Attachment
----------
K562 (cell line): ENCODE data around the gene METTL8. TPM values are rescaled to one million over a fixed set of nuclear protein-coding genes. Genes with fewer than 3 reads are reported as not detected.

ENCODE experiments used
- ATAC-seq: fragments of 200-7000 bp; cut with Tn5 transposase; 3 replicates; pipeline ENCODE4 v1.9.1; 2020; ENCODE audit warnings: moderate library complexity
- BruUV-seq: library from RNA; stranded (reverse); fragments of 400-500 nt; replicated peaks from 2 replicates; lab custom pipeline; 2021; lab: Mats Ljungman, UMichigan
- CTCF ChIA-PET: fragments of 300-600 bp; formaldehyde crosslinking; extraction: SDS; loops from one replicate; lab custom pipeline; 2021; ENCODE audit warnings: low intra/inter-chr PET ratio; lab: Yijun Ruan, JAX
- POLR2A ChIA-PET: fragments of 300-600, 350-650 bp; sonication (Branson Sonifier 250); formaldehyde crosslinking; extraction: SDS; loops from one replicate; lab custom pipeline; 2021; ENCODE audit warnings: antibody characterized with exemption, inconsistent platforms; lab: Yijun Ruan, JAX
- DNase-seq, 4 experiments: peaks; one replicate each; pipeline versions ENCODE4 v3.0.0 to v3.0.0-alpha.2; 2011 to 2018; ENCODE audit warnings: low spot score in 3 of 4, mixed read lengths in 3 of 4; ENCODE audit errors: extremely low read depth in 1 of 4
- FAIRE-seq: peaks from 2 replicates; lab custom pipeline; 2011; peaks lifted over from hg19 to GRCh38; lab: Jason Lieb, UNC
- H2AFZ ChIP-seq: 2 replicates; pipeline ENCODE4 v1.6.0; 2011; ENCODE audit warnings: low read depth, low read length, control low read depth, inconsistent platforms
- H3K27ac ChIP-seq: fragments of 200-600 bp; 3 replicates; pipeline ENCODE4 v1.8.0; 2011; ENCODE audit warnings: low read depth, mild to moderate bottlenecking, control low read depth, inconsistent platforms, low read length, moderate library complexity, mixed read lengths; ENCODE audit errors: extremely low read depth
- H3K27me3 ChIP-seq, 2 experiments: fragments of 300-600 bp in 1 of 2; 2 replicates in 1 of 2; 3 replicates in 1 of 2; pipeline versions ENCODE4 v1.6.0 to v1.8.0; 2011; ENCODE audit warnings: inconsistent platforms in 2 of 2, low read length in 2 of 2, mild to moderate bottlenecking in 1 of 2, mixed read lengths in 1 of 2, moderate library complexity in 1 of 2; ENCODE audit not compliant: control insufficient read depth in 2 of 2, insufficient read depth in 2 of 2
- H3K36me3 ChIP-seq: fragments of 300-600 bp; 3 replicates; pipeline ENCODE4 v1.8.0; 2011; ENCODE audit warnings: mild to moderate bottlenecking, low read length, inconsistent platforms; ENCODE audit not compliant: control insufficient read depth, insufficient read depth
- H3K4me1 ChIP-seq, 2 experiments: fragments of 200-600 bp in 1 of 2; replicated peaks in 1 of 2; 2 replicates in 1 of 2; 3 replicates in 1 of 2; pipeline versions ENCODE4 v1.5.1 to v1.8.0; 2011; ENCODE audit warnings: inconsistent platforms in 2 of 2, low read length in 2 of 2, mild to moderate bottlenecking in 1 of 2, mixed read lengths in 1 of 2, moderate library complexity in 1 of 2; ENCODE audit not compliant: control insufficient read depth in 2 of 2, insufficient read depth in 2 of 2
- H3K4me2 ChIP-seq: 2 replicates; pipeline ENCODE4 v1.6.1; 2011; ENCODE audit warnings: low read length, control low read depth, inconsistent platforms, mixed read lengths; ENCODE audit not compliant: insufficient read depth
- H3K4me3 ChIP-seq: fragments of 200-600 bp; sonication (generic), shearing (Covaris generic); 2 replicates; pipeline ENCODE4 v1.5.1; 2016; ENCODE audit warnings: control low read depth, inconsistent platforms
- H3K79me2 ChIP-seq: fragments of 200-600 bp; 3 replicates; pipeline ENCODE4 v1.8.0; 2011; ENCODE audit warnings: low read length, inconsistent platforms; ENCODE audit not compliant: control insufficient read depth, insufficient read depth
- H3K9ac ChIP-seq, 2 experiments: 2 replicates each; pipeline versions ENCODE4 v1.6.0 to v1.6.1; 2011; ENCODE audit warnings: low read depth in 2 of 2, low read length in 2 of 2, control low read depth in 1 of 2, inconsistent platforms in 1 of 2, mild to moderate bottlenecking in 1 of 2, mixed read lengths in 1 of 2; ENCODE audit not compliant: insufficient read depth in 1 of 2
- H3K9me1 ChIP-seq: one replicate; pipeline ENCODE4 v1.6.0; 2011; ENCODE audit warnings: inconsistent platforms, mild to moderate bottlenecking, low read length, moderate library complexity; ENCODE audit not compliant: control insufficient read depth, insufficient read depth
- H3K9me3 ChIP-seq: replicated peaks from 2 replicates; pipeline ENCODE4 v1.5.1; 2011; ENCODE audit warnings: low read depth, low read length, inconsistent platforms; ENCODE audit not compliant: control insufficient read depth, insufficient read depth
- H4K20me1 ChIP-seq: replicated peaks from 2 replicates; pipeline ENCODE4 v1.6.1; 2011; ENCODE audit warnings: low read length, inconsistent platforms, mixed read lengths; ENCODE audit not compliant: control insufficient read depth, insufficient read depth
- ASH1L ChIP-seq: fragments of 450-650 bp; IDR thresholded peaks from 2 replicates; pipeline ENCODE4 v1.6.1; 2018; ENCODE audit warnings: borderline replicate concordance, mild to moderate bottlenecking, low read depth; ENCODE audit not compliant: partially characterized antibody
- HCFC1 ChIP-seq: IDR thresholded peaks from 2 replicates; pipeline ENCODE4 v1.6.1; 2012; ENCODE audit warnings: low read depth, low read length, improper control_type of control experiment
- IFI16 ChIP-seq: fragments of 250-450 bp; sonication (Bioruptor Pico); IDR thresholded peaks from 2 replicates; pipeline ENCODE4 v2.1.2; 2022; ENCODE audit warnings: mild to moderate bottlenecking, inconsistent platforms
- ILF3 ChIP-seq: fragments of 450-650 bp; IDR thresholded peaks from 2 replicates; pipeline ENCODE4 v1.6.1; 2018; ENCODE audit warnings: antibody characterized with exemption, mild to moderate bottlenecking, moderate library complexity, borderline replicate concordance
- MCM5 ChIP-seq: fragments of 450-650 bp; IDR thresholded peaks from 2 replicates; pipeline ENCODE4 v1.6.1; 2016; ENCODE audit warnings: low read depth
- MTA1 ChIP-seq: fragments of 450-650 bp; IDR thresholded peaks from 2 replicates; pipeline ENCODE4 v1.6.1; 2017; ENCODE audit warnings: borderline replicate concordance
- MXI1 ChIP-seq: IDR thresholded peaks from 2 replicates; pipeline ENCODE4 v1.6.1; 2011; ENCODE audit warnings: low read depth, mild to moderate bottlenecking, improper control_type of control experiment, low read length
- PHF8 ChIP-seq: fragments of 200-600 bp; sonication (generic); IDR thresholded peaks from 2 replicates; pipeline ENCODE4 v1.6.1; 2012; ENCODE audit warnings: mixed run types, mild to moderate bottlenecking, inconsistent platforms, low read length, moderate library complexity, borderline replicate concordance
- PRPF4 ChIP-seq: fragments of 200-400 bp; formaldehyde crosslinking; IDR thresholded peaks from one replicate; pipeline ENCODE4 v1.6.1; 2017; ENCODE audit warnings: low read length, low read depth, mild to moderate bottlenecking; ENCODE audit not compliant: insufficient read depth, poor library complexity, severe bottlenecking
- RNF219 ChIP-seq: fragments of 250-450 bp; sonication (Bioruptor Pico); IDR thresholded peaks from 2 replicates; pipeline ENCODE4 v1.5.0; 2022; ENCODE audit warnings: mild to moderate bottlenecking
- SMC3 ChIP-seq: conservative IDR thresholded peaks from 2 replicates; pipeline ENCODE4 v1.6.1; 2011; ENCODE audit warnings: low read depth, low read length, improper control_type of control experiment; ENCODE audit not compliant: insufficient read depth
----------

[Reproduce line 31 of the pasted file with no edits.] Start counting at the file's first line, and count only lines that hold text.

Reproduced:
- SMC3 ChIP-seq: conservative IDR thresholded peaks from 2 replicates; pipeline ENCODE4 v1.6.1; 2011; ENCODE audit warnings: low read depth, low read length, improper control_type of control experiment; ENCODE audit not compliant: insufficient read depth